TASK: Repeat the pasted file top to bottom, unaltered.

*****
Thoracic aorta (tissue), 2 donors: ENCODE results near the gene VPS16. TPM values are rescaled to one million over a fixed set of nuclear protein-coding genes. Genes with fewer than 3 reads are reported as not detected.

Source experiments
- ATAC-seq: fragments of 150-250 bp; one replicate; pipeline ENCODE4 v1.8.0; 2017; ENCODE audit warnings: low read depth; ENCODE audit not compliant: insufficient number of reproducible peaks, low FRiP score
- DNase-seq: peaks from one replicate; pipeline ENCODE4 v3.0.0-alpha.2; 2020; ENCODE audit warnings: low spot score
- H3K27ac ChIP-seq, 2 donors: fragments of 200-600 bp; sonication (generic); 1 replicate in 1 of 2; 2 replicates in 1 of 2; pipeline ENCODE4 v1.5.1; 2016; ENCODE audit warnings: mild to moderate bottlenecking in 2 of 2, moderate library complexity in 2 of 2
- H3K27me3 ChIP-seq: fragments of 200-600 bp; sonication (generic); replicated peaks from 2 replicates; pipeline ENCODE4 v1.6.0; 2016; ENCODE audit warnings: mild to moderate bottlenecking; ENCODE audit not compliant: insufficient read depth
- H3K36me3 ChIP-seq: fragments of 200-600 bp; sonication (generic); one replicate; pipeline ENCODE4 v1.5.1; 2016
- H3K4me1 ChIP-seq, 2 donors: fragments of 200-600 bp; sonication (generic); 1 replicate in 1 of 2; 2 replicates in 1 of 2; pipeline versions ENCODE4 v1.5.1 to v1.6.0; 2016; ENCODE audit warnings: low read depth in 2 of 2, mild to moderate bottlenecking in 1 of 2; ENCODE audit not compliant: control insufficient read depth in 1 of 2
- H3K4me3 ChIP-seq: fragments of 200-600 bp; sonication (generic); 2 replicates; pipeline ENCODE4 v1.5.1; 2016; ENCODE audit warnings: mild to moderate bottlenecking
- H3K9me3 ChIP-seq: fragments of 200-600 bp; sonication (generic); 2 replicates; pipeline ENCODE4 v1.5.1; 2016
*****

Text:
Thoracic aorta (tissue), 2 donors: ENCODE results near the gene VPS16. TPM values are rescaled to one million over a fixed set of nuclear protein-coding genes. Genes with fewer than 3 reads are reported as not detected.

Source experiments
- ATAC-seq: fragments of 150-250 bp; one replicate; pipeline ENCODE4 v1.8.0; 2017; ENCODE audit warnings: low read depth; ENCODE audit not compliant: insufficient number of reproducible peaks, low FRiP score
- DNase-seq: peaks from one replicate; pipeline ENCODE4 v3.0.0-alpha.2; 2020; ENCODE audit warnings: low spot score
- H3K27ac ChIP-seq, 2 donors: fragments of 200-600 bp; sonication (generic); 1 replicate in 1 of 2; 2 replicates in 1 of 2; pipeline ENCODE4 v1.5.1; 2016; ENCODE audit warnings: mild to moderate bottlenecking in 2 of 2, moderate library complexity in 2 of 2
- H3K27me3 ChIP-seq: fragments of 200-600 bp; sonication (generic); replicated peaks from 2 replicates; pipeline ENCODE4 v1.6.0; 2016; ENCODE audit warnings: mild to moderate bottlenecking; ENCODE audit not compliant: insufficient read depth
- H3K36me3 ChIP-seq: fragments of 200-600 bp; sonication (generic); one replicate; pipeline ENCODE4 v1.5.1; 2016
- H3K4me1 ChIP-seq, 2 donors: fragments of 200-600 bp; sonication (generic); 1 replicate in 1 of 2; 2 replicates in 1 of 2; pipeline versions ENCODE4 v1.5.1 to v1.6.0; 2016; ENCODE audit warnings: low read depth in 2 of 2, mild to moderate bottlenecking in 1 of 2; ENCODE audit not compliant: control insufficient read depth in 1 of 2
- H3K4me3 ChIP-seq: fragments of 200-600 bp; sonication (generic); 2 replicates; pipeline ENCODE4 v1.5.1; 2016; ENCODE audit warnings: mild to moderate bottlenecking
- H3K9me3 ChIP-seq: fragments of 200-600 bp; sonication (generic); 2 replicates; pipeline ENCODE4 v1.5.1; 2016